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The VCFA MFA in Graphic Design Program Blog

In Memory of David Lance Goines by Natalia Ilyin (PRINT March 2023)

March 9, 2023

A few days ago, my sister forwarded me an obituary. Poster designer David Lance Goines died on February 19th after a stroke ten days before. I looked at the red envelope that stood propped on my desk. I always save his Lunar New Year’s card to open as a little present from him on a difficult day. This was that day. I opened it to find a chiseled rabbit looking back at me, and “Happy New Year 2023” in his fine italic hand.

“People who run for buses will never make calligraphers,” Goines once told me sedately, as I blew into work, windblown. But I think he heard that bus coming when he signed those last cards. The pen was moving fast.

Obituaries are funny things. They make a nice package of a life so that we can feel we understand that life and tuck it away, complete. But the outside things about David Goines, his fame as a quirky person, a poster designer, typographer, and calligrapher, didn’t do justice to the formidable mind and work ethic and “tears for things” held in the man.

I met David Goines in 1977 after getting tossed out of my first college. On my last day, my type teacher, James Hutchinson, pressed an envelope into my hand as I was leaving class. The envelope was sealed and addressed to Goines. I carried it to Berkeley.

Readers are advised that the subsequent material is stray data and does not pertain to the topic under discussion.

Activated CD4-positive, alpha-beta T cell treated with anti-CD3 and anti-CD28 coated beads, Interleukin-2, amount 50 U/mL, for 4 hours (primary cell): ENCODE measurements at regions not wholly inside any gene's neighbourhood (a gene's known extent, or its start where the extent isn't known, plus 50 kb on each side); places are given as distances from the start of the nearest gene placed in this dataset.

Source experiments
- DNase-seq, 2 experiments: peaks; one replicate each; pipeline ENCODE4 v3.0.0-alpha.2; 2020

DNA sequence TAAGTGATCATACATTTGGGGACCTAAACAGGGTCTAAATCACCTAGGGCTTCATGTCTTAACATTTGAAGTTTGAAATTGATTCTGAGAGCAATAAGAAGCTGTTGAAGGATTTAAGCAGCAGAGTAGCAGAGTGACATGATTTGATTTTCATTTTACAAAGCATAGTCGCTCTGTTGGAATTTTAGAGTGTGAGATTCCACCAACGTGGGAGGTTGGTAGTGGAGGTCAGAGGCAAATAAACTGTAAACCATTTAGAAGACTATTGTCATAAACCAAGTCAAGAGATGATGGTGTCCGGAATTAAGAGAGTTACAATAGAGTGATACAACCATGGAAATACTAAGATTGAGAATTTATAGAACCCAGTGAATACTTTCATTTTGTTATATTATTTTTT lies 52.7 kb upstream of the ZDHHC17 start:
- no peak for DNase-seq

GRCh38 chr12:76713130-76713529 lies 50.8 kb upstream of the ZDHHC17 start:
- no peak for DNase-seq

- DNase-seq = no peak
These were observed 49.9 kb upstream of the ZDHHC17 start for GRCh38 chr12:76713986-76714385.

In those days, as a young person, I thought of Goines as a demigod of design and was terrified of his quiet and his certainty. He was 31. I considered him middle-aged. He was a big deal in the California design-world. He’d been thrown out of UC Berkeley in the ’60s for printing pamphlets for the SDS. I think that shock contributed to his becoming a hugely educated person and an autodidact in design.

When I met him, California was piecing itself back together after the confusion of the early 1970s, when the hippies and flowers and dreams of universal love faded into drug addiction and kidnappings and blown-up buildings and death and terror cells. Goines’ methodical creation of poster after poster for all kinds of Berkeley businesses and good causes threw a fine net of visual order over the city. His posters served to create cohesion— his personal routines championed the value of work, of unlocking the shop door every morning, of locking it every night.

I remember opening that jingling storefront door that first morning, carrying the letter in my little box portfolio, and seeing the calligraphed sign, “Sorry, We’re Open.” (And the reverse, “Yes! We’re Closed.”) He loved an ironic opposition.

From The Constructed Roman Letter

Goines greeted me with the formality of someone from the 1890s, and I answered in kind, having been brought up by Edwardians myself. Today, you’d think steampunk. Vest and watch chain. Waxed moustache. We both had hair. It was a long time ago. He handed me a mug of Peet’s, read the letter, and gave me a job.

I shrink-wrapped piles of cards and cut up negatives for stripping. But mostly I watched Goines make things. I had worked for a commercial printer, but I had never seen someone run a letterpress, never seen a Heidelberg windmill or a Chandler and Price actually printing, never seen work that was so handmade.

And what a printer he was. Each sheet of Mohawk Superfine went through his Chief 24 one color at a time, often more than 20 times— with perfect registration. He never used halftones. If you see a teal and an aqua on one of his original posters, those are two separate ink colors— two separate passes through the press. He ran that press dry as a bleached bone.